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Achieving Positive Behaviour

Our Aim

At Little Wombatz we aim to work towards an environment in which children can develop self-discipline and self-esteem in an atmosphere of mutual respect and encouragement. We understand that children flourish best when their personal, social and emotional needs are met and where there are clear and developmentally appropriate expectations for their behaviour. We believe in promoting and nurturing positive behaviour and are committed to teaching children how to behave in socially acceptable ways and to understand the needs and rights of others.

 

Our Objectives

Personal, Social and Emotional Development is a core element of the Early Years Foundation Stage (EYFS). The EYFS states that “children must be provided with support which will help them to develop a positive sense of themselves and of others; respect for others; social skills and a positive disposition to learn.” At Little Wombatz, in line with the EYFS, we aim to provide appropriate opportunities for all children to develop taking in to account children’s previous experiences and developmental stages. In our setting we believe in order to behave in socially acceptable ways and to understand the needs and rights of others children should:

  • Be encouraged to have respect for themselves and treat other people with respect, kindness and tolerance
  • Speak appropriately and politely and be encouraged to use good manners, such as ‘Please’ and ‘Thank you’
  • Be good listeners and display a level of self-control during circle and story time
  • Begin to understand how to be fair by sharing and taking turns
  • Look after the toys and resources available to them and take care of the Little Wombatz environment
  • Be aware that there are different rules for playing indoors and outdoors, such as only walking inside and not shouting
  • Have self-confidence and high self esteem

 

Our Approach

To support children’s development the staff at Little Wombatz will:

  • Provide a positive model of behaviour by treating children, parents and one another with friendliness, care and courtesy
  • Use a firm but calm approach when dealing with behaviour and strive to ensure that all rules are applied consistently so that the children feel secure in knowing what is expected of them.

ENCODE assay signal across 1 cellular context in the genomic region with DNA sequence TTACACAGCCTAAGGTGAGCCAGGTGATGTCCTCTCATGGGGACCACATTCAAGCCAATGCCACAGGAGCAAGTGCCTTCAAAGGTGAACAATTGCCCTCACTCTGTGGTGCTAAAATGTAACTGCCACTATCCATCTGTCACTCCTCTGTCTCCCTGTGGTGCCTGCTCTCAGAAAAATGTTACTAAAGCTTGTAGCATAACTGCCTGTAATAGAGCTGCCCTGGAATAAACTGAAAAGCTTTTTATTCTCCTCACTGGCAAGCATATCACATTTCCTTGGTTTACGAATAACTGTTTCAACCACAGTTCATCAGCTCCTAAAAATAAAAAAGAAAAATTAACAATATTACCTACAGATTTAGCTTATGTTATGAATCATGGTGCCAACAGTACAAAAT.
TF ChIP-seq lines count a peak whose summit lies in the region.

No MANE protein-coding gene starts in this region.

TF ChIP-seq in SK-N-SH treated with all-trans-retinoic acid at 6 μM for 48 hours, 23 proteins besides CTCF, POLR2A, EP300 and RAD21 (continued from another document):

• Help children to be polite by encouraging exchanges such as “Good morning” or “Thank you”
  • Help children to be fair when playing games and sharing the toys, trying to make sure there are enough resources so that a child does not have to wait too long for their turn and using a sand timer as an aid to taking turns when necessary.
  • Give lots of praise and attention for efforts and achievement and reward behaviour that we want such as kindness and a willingness to share. Rewards will be immediate, meaningful to the child, small and varied from time to time. They may include verbal praise such as “Thank you for picking up toys”, a smile, a ‘thumbs up’, a sticker or the opportunity to perhaps choose a story or special activity.
  • When handling inconsiderate behaviour we will help children to find solutions in ways which are appropriate for the children’s ages and stages of development. Such solutions might include for example, acknowledgement of feelings, an explanation as to what was not acceptable and what the child should have done or said when they got it wrong. It will always be made clear to the child that it is the behaviour and not the child that is unwelcome.
  • Create a secure learning environment where all the children feel valued and welcome as part of the Wombatz community. Help them to develop their self-esteem by encouraging their attempts and interests and giving time to listen to each individual child.
  • Ensure that the setting, equipment and resources are in good order
    • Communicate with parents when the children have achieved during the day either verbally or through the blog but also involve parents when there is a cause for concern over a child’s behaviour.
    • We have a named person who has overall responsibility for issues concerning behaviour. In our setting this is Monique Cooper. We require her to

–          keep her/himself up-to-date with legislation, research and thinking on promoting positive behaviour and on handling children’s behaviour where it may require additional support;

–          access relevant sources of expertise on promoting positive behaviour within the programme for supporting personal, social and emotional development ; and

–          check that all staff have relevant in-service training on promoting positive behaviour. We keep a record of staff attendance at this training.

  • Not use techniques intended to single out and humiliate individual children.
    • We use physical restraint, such as holding, only to prevent physical injury to children or adults and/or serious damage to property. Details of such an event are brought to the attention of our setting leader and are recorded in the child’s personal file.  The child’s parent is informed on the same day.